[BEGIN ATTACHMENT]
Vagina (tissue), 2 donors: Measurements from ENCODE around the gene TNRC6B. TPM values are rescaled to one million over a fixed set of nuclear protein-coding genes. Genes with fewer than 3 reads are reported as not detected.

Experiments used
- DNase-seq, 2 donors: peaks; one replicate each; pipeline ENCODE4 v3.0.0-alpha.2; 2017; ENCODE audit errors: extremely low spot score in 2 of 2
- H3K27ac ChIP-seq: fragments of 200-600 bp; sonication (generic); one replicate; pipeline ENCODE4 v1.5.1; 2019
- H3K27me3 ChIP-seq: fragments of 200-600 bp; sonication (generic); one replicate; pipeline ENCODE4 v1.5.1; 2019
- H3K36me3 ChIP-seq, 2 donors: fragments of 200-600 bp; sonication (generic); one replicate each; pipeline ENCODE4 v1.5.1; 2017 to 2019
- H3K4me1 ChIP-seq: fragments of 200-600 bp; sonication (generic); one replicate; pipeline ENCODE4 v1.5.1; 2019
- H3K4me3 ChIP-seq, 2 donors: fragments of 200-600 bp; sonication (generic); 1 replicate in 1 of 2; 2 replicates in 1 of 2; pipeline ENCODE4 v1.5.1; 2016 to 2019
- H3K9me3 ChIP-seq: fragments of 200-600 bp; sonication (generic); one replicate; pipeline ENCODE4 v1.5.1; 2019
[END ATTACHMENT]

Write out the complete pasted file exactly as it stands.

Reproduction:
Vagina (tissue), 2 donors: Measurements from ENCODE around the gene TNRC6B. TPM values are rescaled to one million over a fixed set of nuclear protein-coding genes. Genes with fewer than 3 reads are reported as not detected.

Experiments used
- DNase-seq, 2 donors: peaks; one replicate each; pipeline ENCODE4 v3.0.0-alpha.2; 2017; ENCODE audit errors: extremely low spot score in 2 of 2
- H3K27ac ChIP-seq: fragments of 200-600 bp; sonication (generic); one replicate; pipeline ENCODE4 v1.5.1; 2019
- H3K27me3 ChIP-seq: fragments of 200-600 bp; sonication (generic); one replicate; pipeline ENCODE4 v1.5.1; 2019
- H3K36me3 ChIP-seq, 2 donors: fragments of 200-600 bp; sonication (generic); one replicate each; pipeline ENCODE4 v1.5.1; 2017 to 2019
- H3K4me1 ChIP-seq: fragments of 200-600 bp; sonication (generic); one replicate; pipeline ENCODE4 v1.5.1; 2019
- H3K4me3 ChIP-seq, 2 donors: fragments of 200-600 bp; sonication (generic); 1 replicate in 1 of 2; 2 replicates in 1 of 2; pipeline ENCODE4 v1.5.1; 2016 to 2019
- H3K9me3 ChIP-seq: fragments of 200-600 bp; sonication (generic); one replicate; pipeline ENCODE4 v1.5.1; 2019